Understanding Vaccine-induced Thrombotic Thrombocytopenia
Posted: Aug 12, 2021
Vaccine-induced Thrombotic Thrombocytopenia (VITT) is an extremely uncommon, but really serious problem which got lots of news and social media commentary in the context of vaccines for COVID. This recently identified disorder differs from other sorts of blood clotting problems in that it is induced from the immune system’s response to the COVID-19 vaccine, most commonly Ad26.COV2.S (Johnson & Johnson) and ChAdOx1 nCoV-19 (AstraZeneca). Both these vaccines are utilizing adenoviral vectors (the mRNA vaccinations made by Pfizer and Moderna, don’t use that vector). Pathologically it is very similar with the auto-immune heparin-induced thrombocytopenia (HIT). VITT is understood being due to the autoantibodies which are targeted against platelet factor 4 which activates platelets to cause a thrombosis. The typical feature is these blood clots which are often in the brain or abdominal.
VITT generally seems to occur in 4-6 people per million vaccination dosages provided. The risk is reduced after the second shot. The initial death rate had been up to 50% in individuals who developed it, but most do now get better if it's identified promptly, and appropriate therapy began. There are no noticeable risk factors have yet been observed, but it can appear to be more common in individuals below the age of 50. A past history of blood clotting (for instance a deep vein thrombosis) or some other non-immune blood conditions aren't a risk factor.
Although the risk is incredibly very low, nevertheless did put a great deal of individuals off getting these vaccines and deciding on the mRNA vaccinations or simply used this as a reason for not receiving a vaccine. This lead many public health authorities to run media activities to combat the negative opinions, talking about exactly how very low the danger is in comparison to the risk of dying from a COVID infection. Many of these activities as well as social media commentary pointed out things like being struck by lightning is more likely to occur than having a blood clot from a vaccine.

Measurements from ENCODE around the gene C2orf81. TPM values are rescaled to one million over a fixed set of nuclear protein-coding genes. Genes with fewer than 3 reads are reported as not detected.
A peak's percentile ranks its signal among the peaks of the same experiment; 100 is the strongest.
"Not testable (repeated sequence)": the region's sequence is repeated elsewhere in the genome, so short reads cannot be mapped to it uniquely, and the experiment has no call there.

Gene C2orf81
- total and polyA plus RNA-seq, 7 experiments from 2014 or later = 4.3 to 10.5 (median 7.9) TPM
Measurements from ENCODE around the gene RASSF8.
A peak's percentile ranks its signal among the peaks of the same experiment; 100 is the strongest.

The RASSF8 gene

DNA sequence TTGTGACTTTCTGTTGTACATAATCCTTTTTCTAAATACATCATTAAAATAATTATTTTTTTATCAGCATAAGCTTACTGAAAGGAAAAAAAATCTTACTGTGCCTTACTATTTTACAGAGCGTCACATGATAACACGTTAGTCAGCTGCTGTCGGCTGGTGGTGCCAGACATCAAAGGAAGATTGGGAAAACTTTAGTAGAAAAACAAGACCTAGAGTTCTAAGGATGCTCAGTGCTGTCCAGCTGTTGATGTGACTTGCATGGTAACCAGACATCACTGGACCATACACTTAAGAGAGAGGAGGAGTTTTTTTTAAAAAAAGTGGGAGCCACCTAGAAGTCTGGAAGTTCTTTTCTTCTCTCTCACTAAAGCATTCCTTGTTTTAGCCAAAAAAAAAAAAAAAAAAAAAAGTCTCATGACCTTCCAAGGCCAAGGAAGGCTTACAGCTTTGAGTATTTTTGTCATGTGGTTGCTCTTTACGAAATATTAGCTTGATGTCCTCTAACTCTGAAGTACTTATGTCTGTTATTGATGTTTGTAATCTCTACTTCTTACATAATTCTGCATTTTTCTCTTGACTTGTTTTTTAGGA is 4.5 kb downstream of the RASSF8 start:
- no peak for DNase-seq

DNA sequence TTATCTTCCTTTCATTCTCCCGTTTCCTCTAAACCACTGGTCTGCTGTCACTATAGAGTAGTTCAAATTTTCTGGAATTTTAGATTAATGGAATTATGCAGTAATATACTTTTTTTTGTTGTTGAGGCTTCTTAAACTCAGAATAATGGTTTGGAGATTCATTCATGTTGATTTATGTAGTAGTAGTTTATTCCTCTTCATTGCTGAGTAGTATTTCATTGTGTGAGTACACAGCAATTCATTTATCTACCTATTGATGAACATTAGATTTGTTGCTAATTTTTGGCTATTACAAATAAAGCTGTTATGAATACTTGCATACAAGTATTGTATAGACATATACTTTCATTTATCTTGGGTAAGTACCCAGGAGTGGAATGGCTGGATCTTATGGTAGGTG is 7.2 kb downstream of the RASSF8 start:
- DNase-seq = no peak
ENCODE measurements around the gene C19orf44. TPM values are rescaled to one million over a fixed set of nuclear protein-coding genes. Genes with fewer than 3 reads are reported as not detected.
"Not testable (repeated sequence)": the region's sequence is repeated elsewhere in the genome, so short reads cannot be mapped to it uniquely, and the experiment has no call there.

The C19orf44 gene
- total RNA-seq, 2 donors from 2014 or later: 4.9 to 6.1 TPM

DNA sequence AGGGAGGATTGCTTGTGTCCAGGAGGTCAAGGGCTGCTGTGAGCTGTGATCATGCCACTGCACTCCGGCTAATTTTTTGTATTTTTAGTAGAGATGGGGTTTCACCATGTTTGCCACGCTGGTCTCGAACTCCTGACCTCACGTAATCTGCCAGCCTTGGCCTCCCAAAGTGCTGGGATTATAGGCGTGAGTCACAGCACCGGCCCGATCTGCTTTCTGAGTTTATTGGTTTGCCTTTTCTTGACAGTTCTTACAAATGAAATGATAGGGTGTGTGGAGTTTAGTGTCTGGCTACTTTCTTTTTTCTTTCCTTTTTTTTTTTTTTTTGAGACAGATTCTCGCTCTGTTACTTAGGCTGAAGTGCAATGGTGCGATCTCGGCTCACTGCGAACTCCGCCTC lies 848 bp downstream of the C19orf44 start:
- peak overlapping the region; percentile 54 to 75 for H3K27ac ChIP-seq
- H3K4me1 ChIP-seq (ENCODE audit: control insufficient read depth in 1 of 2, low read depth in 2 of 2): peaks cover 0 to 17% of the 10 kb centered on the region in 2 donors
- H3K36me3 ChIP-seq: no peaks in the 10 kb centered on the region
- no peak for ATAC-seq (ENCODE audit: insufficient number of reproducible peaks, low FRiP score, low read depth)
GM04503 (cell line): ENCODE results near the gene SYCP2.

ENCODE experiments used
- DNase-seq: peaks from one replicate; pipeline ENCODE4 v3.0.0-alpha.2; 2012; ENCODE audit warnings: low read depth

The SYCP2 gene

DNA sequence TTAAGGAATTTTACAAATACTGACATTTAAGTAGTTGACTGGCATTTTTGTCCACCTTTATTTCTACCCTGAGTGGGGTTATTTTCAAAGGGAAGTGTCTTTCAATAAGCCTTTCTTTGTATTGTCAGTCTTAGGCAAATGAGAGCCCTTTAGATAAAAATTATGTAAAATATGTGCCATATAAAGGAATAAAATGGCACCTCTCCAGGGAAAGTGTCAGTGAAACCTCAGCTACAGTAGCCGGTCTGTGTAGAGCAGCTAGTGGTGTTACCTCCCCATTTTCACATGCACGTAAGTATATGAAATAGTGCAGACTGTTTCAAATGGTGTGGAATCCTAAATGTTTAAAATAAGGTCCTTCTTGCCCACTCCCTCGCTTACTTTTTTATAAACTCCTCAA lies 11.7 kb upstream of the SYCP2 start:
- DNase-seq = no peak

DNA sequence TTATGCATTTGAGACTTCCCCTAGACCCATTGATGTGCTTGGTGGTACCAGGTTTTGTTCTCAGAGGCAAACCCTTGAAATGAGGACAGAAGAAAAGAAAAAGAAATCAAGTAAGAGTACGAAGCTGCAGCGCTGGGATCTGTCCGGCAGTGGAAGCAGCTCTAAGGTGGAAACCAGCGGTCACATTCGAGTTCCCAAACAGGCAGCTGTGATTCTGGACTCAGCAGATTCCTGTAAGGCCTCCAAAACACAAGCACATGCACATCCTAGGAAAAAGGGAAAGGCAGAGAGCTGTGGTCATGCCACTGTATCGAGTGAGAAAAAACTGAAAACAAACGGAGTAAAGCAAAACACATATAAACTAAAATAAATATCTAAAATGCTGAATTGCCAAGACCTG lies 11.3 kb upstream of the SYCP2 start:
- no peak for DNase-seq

The usual clinical features of Vaccine-induced Thrombotic Thrombocytopeniaare a sustained as well as severe head ache, stomach pain, lower back pain, vomiting and nausea, eyesight changes, alteration of mental condition, nerve symptoms/signs, dyspnea, leg pain and swelling, and/or bleeding signs within four to 42 days after the administration of the vaccination. People with these symptoms should have their platelet levels as well as D-dimer measured along with ultrasound or MRI for the possible clots. The criteria for diagnosis is having had a COVID vaccination 42 days previously, any venous or arterial clots, a condition generally known as thrombocytopenia and also a positive ELISA test for a problem named HIT.
Most are put in the hospital for management because of the severity of the signs and symptoms and also the potentially life-threatening nature from the disorder. Initial treatment is by using anticoagulants (commonly a non-heparin one) as well as IV immune globulin to interrupt the Vitt antibody-induced platelets activation. Corticosteroids may be used to be able to lower the abnormal immune response. Refractory cases could need a plasma exchange and further immune medicines. Regular platelet levels checking and medical monitoring for almost any indications of thrombosis are crucial. Most cases continue doing well and will be released from the hospital should they be no more susceptible to issues and the platelet count has stabilized.
Craig Payne is a University lecturer, runner, cynic, researcher, skeptic, forum admin, woo basher, clinician, rabble-rouser, blogger and a dad.